Eaton's College Street, as the store was known, focused on the sale of furnishings and housewares, although the latter were very broadly defined. Eaton's boasted that the store was "the largest furniture and house furnishings store in the British Empire". The larger Eaton's Main Store, a few blocks south on Yonge Street, was never closed, as had been intended in the 1920s plan. Eaton's ran a shuttle bus between the two stores for two decades until the Toronto subway opened in 1954.
With the opening of the Toronto Eaton Centre in 1977, the Eaton's Main Store and Eaton's College Street were both closed in favour of the new Eaton's flagship store at Yonge and Dundas streets. The College Street store was spared the fate of the former Main Store, which was demolished to make way for the second phase of the Eaton Centre construction.
The College Street building was sold to new owners, who renamed it as College Park after adapting it for different uses. The lower floors of the store were converted to a shopping mall of small, high-end boutiques and a subway concourse (with the marble and Art Deco stylings of the Eaton's store carefully preserved), and the upper floors were converted to office space.
Although the new owners had originally agreed to preserve the Seventh Floor, they eventually determined that its preservation and restoration was not financially feasible. They applied for a demolition permit to convert the entire floor to office accommodation. After a lengthy court battle with the City of Toronto, the Court of Appeal for Ontario ruled in 1986 that the 1975 designation of the building under the Ontario Heritage Act protected the Seventh Floor from demolition. (See Re Toronto College Street Centre Ltd. and City of Toronto et al. (1986), 56 O.R. (2d) 522 (Ont. C.A.) Despite several changes in building ownership, and the efforts of local heritage advocates, the Seventh Floor was sealed off for many years and allowed to deteriorate. Although it was protected by law, owners had no legal obligation to use or restore it. After an extensive renovation program to restore the original art deco architecture, the space reopened in 2003 as The Carlu, an event and convention venue.
Over time, College Park was expanded through the addition of a residential apartment building in 1978 and a 30-storey glass and steel office building in 1984 (which housed the offices of the Maclean-Hunter media empire). Although neither addition was architecturally sympathetic to the original building, the heritage and architectural integrity of the former Eaton's store was preserved. The former Maclean-Hunter now houses offices of several government of Ontario ministries. The retail levels have two grocery stores (Metro and Sobey's) plus a Winners store.
College Park – Barbara Ann Scott Ice Trail
Barbara Ann Scott Ice Trail
|Location||420 Yonge Street|
College Park (the park rather than the building) is a 0.75 hectares (1.9 acres) greenspace located behind the buildings in the block bordered by Yonge, College, Bay and Gerrard streets. It is the second largest park in downtown Toronto after Allan Gardens. It was built in the 1980s over an underground garage. The park was closed for renovations in early 2016 and reopened in 2019. Today, the park contains the Barbara Ann Scott Ice Trail.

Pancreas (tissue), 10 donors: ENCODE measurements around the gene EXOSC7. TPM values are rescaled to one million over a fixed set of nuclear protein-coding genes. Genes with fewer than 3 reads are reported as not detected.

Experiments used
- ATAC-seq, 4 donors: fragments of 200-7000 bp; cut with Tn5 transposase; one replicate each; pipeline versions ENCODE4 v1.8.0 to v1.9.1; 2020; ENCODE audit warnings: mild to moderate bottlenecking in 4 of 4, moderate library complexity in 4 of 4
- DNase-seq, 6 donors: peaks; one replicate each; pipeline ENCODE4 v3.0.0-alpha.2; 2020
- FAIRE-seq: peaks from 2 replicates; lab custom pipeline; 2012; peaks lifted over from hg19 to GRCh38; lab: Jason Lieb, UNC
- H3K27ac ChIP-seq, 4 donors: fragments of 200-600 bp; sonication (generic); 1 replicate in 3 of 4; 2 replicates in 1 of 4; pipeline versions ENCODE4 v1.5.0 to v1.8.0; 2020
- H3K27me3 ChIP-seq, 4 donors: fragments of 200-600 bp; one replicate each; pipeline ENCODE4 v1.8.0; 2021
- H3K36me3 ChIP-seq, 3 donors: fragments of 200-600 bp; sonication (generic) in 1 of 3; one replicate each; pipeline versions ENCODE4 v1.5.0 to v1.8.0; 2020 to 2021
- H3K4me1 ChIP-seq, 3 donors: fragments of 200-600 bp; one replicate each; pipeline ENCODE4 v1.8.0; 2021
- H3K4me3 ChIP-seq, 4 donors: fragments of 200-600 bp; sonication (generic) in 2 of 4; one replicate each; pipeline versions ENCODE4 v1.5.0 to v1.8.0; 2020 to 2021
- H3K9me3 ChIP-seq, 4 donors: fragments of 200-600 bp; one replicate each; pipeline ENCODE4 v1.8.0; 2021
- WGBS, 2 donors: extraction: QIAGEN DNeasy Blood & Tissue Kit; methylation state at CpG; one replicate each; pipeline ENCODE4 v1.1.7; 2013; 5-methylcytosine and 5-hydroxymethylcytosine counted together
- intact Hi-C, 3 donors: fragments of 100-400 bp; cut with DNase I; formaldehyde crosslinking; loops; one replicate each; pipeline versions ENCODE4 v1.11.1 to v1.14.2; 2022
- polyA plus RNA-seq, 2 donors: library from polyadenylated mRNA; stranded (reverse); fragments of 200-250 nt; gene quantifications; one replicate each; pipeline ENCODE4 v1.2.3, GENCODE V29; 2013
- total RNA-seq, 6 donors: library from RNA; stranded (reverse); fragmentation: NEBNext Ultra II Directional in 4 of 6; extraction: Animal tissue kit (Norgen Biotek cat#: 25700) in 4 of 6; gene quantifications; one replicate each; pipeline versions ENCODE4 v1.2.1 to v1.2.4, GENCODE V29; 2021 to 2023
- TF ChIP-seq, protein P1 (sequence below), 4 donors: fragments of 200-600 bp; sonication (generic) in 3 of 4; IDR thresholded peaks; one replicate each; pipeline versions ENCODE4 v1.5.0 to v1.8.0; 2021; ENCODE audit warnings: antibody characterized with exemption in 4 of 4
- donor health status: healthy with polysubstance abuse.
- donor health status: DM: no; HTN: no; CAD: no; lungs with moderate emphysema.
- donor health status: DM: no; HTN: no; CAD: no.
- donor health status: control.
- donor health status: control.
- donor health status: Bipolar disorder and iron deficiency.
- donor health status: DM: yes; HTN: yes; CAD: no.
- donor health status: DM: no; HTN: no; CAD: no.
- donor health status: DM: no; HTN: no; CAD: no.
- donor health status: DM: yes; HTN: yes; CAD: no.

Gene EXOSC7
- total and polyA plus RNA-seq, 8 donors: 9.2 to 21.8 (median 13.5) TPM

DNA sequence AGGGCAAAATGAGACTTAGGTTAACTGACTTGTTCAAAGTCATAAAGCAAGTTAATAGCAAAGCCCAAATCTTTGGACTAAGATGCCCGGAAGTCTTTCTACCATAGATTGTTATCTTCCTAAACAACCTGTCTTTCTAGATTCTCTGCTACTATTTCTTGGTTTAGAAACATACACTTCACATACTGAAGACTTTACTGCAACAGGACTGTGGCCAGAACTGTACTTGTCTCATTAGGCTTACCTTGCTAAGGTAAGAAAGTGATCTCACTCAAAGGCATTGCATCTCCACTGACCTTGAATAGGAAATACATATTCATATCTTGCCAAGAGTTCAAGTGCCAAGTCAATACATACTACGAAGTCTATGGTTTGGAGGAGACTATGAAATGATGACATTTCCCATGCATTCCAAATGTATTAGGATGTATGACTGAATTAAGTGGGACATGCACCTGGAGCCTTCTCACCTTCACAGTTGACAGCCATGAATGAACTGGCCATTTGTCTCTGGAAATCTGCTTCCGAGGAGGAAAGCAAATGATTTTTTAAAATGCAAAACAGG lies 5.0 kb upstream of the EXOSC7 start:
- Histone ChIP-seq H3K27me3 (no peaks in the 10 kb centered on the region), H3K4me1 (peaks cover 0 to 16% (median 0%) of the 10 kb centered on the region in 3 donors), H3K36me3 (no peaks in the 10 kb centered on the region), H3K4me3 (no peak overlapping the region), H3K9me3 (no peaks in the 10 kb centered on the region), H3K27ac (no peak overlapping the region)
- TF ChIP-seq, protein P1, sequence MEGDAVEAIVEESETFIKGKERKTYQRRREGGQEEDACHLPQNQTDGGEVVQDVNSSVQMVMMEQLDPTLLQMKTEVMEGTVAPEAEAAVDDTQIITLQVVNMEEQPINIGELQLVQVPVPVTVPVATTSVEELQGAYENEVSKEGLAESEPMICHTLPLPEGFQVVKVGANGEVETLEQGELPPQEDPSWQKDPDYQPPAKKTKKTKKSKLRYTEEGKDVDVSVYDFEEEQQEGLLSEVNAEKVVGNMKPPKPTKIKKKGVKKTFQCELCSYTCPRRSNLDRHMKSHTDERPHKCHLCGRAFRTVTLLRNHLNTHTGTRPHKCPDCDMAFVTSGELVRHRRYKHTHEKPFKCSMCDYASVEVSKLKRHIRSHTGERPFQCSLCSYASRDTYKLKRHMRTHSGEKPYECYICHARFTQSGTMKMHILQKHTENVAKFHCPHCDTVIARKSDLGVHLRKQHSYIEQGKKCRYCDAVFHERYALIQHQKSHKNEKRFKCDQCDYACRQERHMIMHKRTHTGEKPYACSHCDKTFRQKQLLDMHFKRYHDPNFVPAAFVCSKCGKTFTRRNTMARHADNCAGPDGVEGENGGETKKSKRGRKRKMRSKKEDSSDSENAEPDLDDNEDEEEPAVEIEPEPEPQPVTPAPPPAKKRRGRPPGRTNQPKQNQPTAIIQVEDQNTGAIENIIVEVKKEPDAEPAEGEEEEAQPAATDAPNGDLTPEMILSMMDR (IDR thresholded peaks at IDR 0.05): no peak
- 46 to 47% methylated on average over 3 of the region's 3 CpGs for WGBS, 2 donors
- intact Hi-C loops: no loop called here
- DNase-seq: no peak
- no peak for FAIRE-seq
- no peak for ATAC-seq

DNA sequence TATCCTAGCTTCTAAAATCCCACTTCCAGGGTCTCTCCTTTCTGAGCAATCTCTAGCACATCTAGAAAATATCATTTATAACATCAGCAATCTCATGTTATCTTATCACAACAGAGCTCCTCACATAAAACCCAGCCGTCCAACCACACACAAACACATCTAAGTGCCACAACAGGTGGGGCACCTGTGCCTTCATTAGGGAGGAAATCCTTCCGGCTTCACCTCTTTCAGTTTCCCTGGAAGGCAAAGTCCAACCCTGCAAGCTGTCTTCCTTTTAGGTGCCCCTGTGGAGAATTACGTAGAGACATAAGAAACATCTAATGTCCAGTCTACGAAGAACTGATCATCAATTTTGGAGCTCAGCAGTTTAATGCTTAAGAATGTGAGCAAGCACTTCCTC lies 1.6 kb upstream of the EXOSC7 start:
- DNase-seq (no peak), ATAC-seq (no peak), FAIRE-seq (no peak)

Originally, the park's official name was Barbara Ann Scott Park, named after 1948 Olympic champion figure skater Barbara Ann Scott. But, informally, the greenspace was commonly referred to as College Park, a habit carried over in marketing the newer Aura condominium complex (at Yonge and Gerrard streets, north-west corner) as "Aura at College Park". Prior to its closure for renovation in 2016, the park had a skating pavilion standing by the Barbara Anne Scott rink. The renovation was financed by $3 million in development fees from the Aura's builder, plus additional funds from the City and the Downtown Yonge Business Improvement Area. The architects were RAW Design and MBTW Group/Watchorn Architect.
After renovation, the park was officially re-opened on July 10, 2019, as "College Park". A central feature of the revitalized park is the five-metre-wide skating trail named the Barbara Ann Scott Ice Trail. The original skating rink and pavilion are gone. Today there is a 5-metre wide circular path that becomes the ice trail in winter. Next to the trail is a new warming pavilion with a rubber floor for skates; it also houses washrooms and provides storage for a Zamboni machine. The park also features a water fountain, sculptures, plants, seating and a children's playground.
- Osbaldeston, Mark. Unbuilt Toronto: A History of the City that Might Have Been. p. 160.
- Winsa, Patty (November 21, 2012). "College Park is getting a $3 million makeover". Toronto Star. Retrieved November 4, 2019.
- Landau, Jack (November 7, 2017). "Barbara Ann Scott Skate Trail Taking Shape at College Park". UrbanToronto. Retrieved November 4, 2019.
- Ngabo, Gilbert (July 10, 2019). "After nine years of construction, College Park reborn as a 'gem' of downtown". Toronto Star. Retrieved November 4, 2019.
- "Aura at College Park". UrbanToronto. Retrieved November 4, 2019.
- Smith, Ainsley (July 11, 2019). "Revitalized College Park is the urban oasis downtown has been missing". Daily Hive. Retrieved November 4, 2019.
- Anderson, Carol; Mallinson, Katharine (2004). Lunch With Lady Eaton: Inside the Dining Rooms of a Nation. Toronto: ECW Press. ISBN 978-1-55022-650-8. OCLC 54005756.
- Morawetz, Tim. Art Deco Architecture in Toronto: a guide to the city's buildings from the Roaring 20s and the Depression. Toronto: Glue Inc., 2009. Print.
- Osbaldeston, Mark. Unbuilt Toronto: A History of the City that might have been. Toronto: Dundurn Press, 2008. Print.
- Shoemaker, Lewis, and Gaylord Smith. "A Century of Monel Metal 1906–2006." JOM – Journal of the Minerals. 58.9 (2006): Print.
|Wikimedia Commons has media related to College Park (Toronto).|
- Archives of Ontario – Eaton's College Street
- College Park at Emporis
- Eaton's College Street at Emporis
- Aerial image of the proposed tower
- City of Toronto Staff Report (2001) – Alterations to College Park
- The Carlu
- City of Toronto Archives – The Eaton News
- Canadian Architect – The Top of the Seventh: A Series of Art Moderne Spaces Are Given a New Life
- "Maclean-Hunter Building". SkyscraperPage.